2007-02-28 : …but let the ugly ones die.
Sometimes when I book tickets online I think afterwards “Oh bollocks, I wonder if there is another artist with that name ?”. Such thinking narrowly helped me avoid seeing James Morrison (who I had assumed was James Morrison). And in this case it had been gnawing at me that the Bill Bailey I was thinking of possibly didn't do many gigs with the BBC Concert Orchestra. Still, I'd given 2 tickets to Jess & Si as presents and another to The Puzzler, so now the stakes had been upped to the point where mistaken identity would've been even funnier.
As fortune had it, the Bill Bailey I'd dragged these unwitting bystanders along to was in fact the Belgian-scientist-looking comedian. A bit of a treat really, both for us as an audience, and for Bilbo – an excellent musician in his own right, who was clearly revelling with earnest about the chance to work with musicians of this calibre.
Taking the form of an observational comedy journey around the orchestral sections, the first half was a bit of a mishmash although fun. There were some good plays on image and preconceptions, such as of the oboe being an upright and respectable sounding instrument (which contrasts fairly starkly with the few oboeists I've met), and then a nice silly piece about the bassoon trying to subversively sneak Bee Gees melodies into trumpet concertoes. Bill contributed to the orchestral performance with some of his trademark excellent piano work, but also a smattering of Swiss Alphorn, and a bit of nifty work on the Theremin (really the only disappointing thing about watching someone play the theremin is the realisation that it's interface is a couple of antennae, and not one of those swirly blue plasma globes like it should be !).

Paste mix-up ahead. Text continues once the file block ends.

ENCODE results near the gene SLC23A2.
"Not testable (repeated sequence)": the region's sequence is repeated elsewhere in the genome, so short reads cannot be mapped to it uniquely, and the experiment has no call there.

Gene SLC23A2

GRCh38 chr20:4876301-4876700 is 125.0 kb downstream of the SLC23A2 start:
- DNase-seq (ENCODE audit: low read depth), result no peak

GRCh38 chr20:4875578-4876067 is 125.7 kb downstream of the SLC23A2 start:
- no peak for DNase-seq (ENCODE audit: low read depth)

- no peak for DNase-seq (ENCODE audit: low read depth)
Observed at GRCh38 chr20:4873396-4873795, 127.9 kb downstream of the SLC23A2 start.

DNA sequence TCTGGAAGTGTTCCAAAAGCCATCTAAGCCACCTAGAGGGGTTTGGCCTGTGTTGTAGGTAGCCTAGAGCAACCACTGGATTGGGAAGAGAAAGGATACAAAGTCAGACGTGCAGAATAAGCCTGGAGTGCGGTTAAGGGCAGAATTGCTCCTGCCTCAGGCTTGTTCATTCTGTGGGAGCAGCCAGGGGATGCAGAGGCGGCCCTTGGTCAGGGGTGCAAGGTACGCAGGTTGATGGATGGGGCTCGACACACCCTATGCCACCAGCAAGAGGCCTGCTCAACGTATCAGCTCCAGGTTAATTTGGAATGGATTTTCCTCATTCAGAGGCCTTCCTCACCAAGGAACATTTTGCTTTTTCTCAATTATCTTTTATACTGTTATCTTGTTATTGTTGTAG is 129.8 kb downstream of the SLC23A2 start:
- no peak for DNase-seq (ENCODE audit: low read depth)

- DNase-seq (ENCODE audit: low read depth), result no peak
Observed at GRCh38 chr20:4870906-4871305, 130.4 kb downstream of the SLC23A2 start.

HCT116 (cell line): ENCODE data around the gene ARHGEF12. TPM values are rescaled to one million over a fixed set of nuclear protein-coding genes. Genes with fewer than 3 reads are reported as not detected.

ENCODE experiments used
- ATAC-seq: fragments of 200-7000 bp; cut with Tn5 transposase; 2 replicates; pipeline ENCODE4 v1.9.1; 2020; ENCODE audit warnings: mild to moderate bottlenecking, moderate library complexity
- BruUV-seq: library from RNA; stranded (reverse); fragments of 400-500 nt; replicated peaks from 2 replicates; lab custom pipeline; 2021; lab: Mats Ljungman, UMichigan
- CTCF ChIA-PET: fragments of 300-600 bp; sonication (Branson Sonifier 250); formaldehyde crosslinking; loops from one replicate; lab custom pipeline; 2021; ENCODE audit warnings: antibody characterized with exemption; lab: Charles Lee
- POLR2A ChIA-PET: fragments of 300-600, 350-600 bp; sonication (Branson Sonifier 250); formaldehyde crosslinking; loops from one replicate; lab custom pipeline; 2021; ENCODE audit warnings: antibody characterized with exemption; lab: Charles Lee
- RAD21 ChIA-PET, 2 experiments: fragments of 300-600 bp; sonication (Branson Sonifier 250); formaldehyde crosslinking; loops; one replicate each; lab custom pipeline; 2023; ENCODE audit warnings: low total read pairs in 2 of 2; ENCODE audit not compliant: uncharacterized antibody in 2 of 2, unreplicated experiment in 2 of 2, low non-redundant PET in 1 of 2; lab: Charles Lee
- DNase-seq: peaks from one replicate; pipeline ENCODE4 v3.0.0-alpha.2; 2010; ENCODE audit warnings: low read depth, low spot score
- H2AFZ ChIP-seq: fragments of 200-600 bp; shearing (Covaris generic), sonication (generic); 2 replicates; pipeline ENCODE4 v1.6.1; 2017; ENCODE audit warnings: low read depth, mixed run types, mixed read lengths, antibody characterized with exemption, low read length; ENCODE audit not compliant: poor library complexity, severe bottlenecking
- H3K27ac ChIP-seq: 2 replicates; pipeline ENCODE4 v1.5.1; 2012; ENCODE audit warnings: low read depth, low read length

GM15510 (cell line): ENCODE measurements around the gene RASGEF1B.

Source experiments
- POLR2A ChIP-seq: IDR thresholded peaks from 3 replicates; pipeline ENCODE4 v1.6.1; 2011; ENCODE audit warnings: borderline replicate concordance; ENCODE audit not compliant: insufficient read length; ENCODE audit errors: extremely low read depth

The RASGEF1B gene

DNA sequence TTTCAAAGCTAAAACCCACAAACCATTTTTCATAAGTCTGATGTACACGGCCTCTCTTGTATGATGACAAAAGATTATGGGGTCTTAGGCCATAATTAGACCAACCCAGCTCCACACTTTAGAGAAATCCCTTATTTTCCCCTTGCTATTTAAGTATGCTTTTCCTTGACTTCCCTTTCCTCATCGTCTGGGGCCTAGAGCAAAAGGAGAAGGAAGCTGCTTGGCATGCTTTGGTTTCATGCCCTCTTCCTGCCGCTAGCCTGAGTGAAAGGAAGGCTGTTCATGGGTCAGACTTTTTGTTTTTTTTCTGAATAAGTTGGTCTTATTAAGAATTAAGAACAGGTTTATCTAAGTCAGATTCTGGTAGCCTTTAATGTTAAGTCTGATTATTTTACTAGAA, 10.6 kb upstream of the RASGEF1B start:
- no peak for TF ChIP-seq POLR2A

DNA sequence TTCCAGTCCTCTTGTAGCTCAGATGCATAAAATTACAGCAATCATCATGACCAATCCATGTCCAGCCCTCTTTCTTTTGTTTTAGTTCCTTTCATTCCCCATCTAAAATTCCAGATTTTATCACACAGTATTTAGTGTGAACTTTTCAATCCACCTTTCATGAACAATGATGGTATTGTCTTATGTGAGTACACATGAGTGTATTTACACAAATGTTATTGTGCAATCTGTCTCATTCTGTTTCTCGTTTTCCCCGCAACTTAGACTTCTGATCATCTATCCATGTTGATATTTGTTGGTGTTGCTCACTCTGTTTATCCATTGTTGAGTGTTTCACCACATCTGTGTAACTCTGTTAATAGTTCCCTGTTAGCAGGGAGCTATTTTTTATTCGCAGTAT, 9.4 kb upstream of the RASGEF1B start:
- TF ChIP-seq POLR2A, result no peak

The use of composition to highlight mood was demonstrated by sections of Saint-Saens' Carnival of the Animals (Fossils was one of them), and conductor & famed composer Anne Dudley followed on with her especially commissioned “Cavalcade of the Unloved”, for the less-popular species such as the wasp, the chameleon, and the jellyfish.
Bizarrely, whilst entertaining throughout, the gig couldn't really decide what it wanted to be, and you couldn't help but be conscious of the fact that much of the giggling during the musical passages was due to Bill's facial expressions or body language – all well & good, but it's probably not going to carry over so well for the radio broadcast.
The second half was fairly heavily atmospheric, such as the cop show soundtrack Bill had composed and was narrating as the orchestra played it (maybe this was all sparked off by his appearance in Hot Fuzz ?). There was also a fun piece about comparing news headlines of today against a news theme from the 50's – Bill seems to like the 50's and its cheerful family-oriented optimism.
Peppered throughout were the nuggets of established work from his Cosmic Jam, and these were nothing short of excellent – fully orchestral renditions of scifi doomsday prediction Insect Nation, prog rock power ballad The Leg Of Time, the anthem of global understanding Hats Off To The Zebras, and his amazing Love Song which I don't think really has a name.
And to finish off, the orchestra cranked out the Theme From Shaft – couldn't see a particularly good reason to pick this, but then why would you need one ? I wasn't sure about having the sexy girls' voices part being represented in this case by the violas screeching into their instrument mics (producing a sound which very much resembled Tim Brooke-Taylor mimicking a schoolgirl), but it didn't matter, and as the crowd went nuts you got the feeling that they'd be happy to sit in all night & listen to Bill. The orchestra had obviously run out of material however, and so it was all over.